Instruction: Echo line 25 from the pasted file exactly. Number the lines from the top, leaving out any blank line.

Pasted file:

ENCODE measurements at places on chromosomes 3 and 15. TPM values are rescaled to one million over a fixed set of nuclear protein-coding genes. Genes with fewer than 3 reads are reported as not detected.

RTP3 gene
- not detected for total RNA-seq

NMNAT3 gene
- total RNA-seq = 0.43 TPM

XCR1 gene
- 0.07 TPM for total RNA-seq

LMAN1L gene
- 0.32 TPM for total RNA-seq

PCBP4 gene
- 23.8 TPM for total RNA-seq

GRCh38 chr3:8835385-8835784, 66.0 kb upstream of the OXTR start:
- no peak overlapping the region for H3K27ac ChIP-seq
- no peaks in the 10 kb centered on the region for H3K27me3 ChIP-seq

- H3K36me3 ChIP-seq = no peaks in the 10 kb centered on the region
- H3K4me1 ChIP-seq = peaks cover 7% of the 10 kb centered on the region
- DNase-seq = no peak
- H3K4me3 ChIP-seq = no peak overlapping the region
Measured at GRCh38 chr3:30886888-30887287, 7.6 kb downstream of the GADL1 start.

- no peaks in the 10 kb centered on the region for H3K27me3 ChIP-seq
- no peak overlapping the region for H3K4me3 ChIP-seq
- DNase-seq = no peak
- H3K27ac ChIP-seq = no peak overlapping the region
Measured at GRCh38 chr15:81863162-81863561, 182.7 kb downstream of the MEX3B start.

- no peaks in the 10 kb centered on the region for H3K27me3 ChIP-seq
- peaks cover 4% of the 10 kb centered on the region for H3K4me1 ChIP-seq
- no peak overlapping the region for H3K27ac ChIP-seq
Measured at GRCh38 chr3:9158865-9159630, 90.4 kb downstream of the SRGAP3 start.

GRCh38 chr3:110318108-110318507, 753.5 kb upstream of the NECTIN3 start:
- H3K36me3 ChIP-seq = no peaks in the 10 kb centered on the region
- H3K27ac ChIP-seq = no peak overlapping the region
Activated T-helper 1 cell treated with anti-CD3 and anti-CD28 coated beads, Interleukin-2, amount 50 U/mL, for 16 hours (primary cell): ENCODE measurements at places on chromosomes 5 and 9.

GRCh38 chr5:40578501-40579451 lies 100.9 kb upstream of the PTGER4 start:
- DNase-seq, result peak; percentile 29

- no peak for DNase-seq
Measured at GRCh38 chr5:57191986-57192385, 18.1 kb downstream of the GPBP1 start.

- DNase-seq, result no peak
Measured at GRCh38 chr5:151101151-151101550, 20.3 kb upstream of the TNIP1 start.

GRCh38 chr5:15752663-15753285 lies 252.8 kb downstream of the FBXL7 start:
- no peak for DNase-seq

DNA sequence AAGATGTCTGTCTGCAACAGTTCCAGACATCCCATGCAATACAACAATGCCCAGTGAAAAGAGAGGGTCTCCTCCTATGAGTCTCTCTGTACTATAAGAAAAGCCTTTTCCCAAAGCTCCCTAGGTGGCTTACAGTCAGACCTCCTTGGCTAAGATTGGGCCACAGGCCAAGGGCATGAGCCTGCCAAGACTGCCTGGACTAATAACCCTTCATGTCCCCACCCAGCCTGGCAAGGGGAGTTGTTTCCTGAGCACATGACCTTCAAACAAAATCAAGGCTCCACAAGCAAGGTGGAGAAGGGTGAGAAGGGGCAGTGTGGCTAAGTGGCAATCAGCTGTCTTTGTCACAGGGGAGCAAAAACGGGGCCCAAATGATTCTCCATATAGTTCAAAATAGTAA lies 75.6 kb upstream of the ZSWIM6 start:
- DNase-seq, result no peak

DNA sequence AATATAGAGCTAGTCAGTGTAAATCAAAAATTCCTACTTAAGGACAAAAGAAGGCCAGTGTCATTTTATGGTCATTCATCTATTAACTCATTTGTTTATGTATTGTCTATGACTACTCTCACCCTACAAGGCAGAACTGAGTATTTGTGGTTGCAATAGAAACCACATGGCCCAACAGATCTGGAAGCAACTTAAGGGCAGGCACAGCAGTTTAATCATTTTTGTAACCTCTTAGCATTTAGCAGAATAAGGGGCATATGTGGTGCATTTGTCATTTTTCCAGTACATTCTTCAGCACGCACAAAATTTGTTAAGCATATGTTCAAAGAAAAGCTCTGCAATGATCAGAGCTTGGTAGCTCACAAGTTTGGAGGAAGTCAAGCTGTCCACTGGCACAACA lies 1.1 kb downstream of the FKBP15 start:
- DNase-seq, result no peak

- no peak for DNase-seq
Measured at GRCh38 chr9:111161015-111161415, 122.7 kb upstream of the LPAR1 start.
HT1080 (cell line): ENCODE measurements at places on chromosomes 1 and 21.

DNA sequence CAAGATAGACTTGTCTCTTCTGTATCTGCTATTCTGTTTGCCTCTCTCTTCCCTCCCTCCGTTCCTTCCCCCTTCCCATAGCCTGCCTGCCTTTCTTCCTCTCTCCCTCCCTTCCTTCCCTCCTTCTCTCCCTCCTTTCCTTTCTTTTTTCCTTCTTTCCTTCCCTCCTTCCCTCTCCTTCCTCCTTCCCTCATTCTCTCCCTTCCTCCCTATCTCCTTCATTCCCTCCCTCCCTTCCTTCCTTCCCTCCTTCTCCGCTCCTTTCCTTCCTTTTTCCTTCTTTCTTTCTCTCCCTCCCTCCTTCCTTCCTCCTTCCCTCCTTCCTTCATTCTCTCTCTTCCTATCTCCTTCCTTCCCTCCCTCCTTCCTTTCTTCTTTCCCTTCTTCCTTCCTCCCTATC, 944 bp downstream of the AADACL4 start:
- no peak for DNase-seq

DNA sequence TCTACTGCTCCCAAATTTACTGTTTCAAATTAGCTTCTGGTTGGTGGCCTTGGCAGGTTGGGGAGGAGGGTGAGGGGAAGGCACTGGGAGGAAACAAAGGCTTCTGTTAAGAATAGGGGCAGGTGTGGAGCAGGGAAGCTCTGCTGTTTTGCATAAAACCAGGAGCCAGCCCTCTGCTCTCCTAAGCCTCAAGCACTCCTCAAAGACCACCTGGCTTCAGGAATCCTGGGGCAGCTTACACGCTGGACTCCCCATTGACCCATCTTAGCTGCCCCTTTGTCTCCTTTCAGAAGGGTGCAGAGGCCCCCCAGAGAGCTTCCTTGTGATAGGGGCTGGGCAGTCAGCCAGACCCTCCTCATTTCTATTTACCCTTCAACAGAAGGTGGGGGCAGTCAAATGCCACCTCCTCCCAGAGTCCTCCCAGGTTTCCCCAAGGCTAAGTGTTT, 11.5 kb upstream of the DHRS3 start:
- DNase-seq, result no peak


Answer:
- no peaks in the 10 kb centered on the region for H3K27me3 ChIP-seq